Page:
1610s, " to enter or be put in rivalry with," from French compéter "be in rivalry with" (14c.), or directly from Late Latin competere "strive in common, strive after something in company with or together," in classical Latin "to meet or come together; agree or coincide; to be qualified," from com "with, together" (see com-) + petere "to strive, seek, fall upon, rush at, attack" (from PIE root *pet- "to rush, to fly").
According to OED, rare 17c., revived from late 18c. in sense "to strive (alongside another) for the attainment of something" and regarded early 19c. in Britain as a Scottish or American word. Market sense is from 1840s (perhaps a back-formation from competition); athletics sense attested by 1857. Intransitive use is by 1974. Related: Competed; competing.
1590s, "sufficiency to satisfy the wants of life," from Latin competentia "meeting together, agreement, symmetry," from competens, present participle of competere (see compete). Meaning "sufficiency of qualification" is recorded from 1797.
1530s, "one who competes in rivalry (with another), a rival," from French compétiteur (16c.), or directly from Latin competitor "rival," agent noun from past-participle stem of competere (see compete). As "one placed in a competition," 1650s.
late 14c., "suitable, answering all requirements, sufficient, adequate," from Old French competent "sufficient, appropriate, suitable," and directly from Latin competentem (nominative competens), present participle of competere "coincide, agree" (see compete). It preserves the classical Latin sense of the verb, whereas the meaning in compete is a post-classical evolution. Meaning "able, fit, having ability or capacity" is from 1640s. Legal sense "having legal capacity or qualification" is late 15c. Related: Competently.
1590s, "rivalry" (based on compete), also "adequate supply," both senses now obsolete; 1630s as "sufficiency of means for living at ease," from French compétence, from Latin competentia "meeting together, agreement, symmetry," from competens, present participle of competere, especially in its earlier sense of "fall together, come together, be convenient or fitting" (see compete).
Meaning "adequate range of capacity or ability, sufficiency to deal with what is at hand" is from 1790. Legal sense "capability or fitness to be heard in court" is from 1708.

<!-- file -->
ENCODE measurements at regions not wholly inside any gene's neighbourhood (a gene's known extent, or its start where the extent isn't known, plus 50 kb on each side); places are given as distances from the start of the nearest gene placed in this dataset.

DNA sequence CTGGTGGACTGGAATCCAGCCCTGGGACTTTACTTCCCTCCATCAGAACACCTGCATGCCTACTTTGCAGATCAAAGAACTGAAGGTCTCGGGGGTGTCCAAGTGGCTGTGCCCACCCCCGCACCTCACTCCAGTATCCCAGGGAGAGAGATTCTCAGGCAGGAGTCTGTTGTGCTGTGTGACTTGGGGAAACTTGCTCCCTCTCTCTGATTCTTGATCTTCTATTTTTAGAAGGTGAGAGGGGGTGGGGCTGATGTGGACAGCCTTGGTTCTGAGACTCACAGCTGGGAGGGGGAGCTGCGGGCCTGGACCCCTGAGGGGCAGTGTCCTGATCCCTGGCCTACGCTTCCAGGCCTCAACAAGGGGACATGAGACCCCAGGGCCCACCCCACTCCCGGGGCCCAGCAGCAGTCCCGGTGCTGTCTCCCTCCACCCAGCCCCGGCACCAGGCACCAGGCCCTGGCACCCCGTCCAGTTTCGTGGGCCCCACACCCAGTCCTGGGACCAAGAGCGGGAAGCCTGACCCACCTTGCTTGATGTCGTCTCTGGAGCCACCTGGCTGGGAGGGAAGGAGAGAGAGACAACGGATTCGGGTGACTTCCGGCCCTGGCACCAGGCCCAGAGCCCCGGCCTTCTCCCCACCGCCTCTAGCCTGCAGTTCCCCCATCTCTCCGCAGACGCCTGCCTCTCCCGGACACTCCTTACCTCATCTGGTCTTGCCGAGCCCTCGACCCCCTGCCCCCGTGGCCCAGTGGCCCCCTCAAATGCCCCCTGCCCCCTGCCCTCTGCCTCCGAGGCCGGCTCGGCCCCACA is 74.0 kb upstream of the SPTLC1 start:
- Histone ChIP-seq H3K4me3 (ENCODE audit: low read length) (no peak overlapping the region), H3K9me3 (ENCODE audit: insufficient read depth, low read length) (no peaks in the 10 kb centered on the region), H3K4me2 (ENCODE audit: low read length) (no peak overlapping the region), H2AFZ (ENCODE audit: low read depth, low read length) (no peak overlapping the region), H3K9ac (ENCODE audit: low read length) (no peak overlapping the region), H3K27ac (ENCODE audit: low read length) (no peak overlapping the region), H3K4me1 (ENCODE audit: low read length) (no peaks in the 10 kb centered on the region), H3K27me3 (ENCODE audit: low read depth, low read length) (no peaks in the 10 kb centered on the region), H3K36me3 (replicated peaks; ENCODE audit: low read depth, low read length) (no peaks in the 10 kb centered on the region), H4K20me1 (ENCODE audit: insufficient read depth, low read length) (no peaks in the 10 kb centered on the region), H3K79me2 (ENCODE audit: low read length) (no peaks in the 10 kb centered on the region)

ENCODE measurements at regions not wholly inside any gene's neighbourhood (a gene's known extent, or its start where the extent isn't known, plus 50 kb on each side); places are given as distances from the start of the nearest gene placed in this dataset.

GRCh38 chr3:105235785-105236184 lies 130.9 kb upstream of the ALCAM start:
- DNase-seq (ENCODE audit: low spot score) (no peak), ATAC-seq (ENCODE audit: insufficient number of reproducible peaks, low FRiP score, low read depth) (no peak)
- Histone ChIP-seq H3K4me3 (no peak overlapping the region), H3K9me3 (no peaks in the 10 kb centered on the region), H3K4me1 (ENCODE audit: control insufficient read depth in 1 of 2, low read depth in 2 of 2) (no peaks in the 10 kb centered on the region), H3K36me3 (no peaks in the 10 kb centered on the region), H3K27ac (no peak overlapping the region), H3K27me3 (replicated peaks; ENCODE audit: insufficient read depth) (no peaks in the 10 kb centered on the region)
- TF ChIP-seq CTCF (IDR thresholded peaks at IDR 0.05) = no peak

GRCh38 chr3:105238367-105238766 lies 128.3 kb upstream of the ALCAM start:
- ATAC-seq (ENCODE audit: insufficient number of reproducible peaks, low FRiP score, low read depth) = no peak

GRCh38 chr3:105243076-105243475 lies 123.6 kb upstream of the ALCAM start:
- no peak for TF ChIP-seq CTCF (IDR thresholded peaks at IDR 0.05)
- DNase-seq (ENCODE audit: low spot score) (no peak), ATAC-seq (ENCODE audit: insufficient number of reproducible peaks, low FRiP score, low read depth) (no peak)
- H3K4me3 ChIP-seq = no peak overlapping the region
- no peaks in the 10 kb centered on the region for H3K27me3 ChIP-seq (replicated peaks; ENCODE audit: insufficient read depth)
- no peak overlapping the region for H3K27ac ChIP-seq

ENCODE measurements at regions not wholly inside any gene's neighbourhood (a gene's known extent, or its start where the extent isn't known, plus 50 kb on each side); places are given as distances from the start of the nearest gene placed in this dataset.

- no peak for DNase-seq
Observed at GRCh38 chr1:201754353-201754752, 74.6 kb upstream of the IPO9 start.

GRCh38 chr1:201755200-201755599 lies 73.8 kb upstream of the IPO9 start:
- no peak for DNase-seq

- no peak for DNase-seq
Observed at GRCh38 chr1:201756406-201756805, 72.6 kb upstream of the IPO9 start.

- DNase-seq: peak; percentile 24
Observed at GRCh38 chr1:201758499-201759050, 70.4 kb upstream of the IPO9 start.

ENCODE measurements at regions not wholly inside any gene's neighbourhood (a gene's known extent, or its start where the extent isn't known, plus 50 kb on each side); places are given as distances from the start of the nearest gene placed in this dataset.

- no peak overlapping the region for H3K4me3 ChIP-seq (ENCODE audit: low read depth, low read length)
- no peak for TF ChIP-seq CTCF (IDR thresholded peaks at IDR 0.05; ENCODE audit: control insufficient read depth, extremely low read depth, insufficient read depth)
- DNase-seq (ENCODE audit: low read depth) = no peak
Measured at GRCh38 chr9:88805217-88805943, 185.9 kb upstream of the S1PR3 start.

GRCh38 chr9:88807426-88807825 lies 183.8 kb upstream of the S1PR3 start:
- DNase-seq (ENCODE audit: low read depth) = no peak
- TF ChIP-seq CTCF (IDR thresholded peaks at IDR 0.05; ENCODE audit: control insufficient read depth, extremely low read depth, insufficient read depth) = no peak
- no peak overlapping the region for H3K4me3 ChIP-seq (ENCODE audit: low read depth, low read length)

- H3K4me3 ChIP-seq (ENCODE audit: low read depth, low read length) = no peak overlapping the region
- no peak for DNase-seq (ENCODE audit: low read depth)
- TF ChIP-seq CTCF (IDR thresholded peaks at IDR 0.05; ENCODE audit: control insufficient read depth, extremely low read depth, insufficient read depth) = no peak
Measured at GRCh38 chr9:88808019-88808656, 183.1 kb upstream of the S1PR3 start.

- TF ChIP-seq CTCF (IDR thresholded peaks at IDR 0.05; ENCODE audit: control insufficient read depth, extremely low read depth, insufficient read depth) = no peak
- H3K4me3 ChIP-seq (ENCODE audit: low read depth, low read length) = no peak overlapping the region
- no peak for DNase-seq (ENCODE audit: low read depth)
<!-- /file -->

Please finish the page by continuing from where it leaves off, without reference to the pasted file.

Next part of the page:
c. 1600, "action of seeking or endeavoring to gain what another is endeavoring to gain at the same time," from Late Latin competitionem (nominative competitio) "rivalry," in classical Latin "agreement," noun of action from past participle stem of competere (see compete).
Meaning "a contest for something, a trial of skill as a test of superiority or fitness" is from 1610s. Sense of "rivalry in the marketplace" attested from 1793; that of "entity or entities with which one competes" is from 1961, especially in business.
Also petə-, Proto-Indo-European root meaning "to rush, to fly."
It forms all or part of: accipiter; appetence; appetite; apterous; apteryx; archaeopteryx; asymptote; centripetal; Coleoptera; compete; competent; eurypterid; feather; helicopter; hippopotamus; Hymenoptera; impetigo; impetuous; impetus; iopterous; Lepidoptera; ornithopter; panache; panne; pen (n.1) "writing implement;" pennon; peripeteia; perpetual; perpetuity; petition; petulance; petulant; pin; pinion; pinnacle; pinnate; pinniped; potamo-; potamology; propitiation; propitious; ptero-; pterodactyl; ptomaine; ptosis; repeat; symptom.
It is the hypothetical source of/evidence for its existence is provided by: Sanskrit pattram "wing, feather, leaf," patara- "flying, fleeting;" Hittite pittar "wing;" Greek piptein "to fall," potamos "river, rushing water," pteron, pteryx "feather, wing," ptilon "soft feathers, down, plume;" Latin petere "to attack, assail; seek, strive after; ask for, beg; demand, require," penna "feather, wing;" Old Norse fjöðr, Old English feðer "feather;" Old Church Slavonic pero "feather;" Old Welsh eterin "bird."
1880, from Japanese sumo "to compete."
1560s, "to bet, make a bet," (literally "make a vie, the noun attested from 1530s in cards), especially in card-playing, "to wager the value of one's hand against an opponent's," shortened form of Middle English envie "make a challenge," from Old French envier "compete (against), provoke; invite, summon, subpoena;" in gambling, "put down a stake, up the bet;" from Latin invitare "to invite," also "to summon, challenge" (see invitation). Sense of "to contend (with) in rivalry" in English is from 1560s; that of "to contend, compete, strive for superiority" is from c. 1600.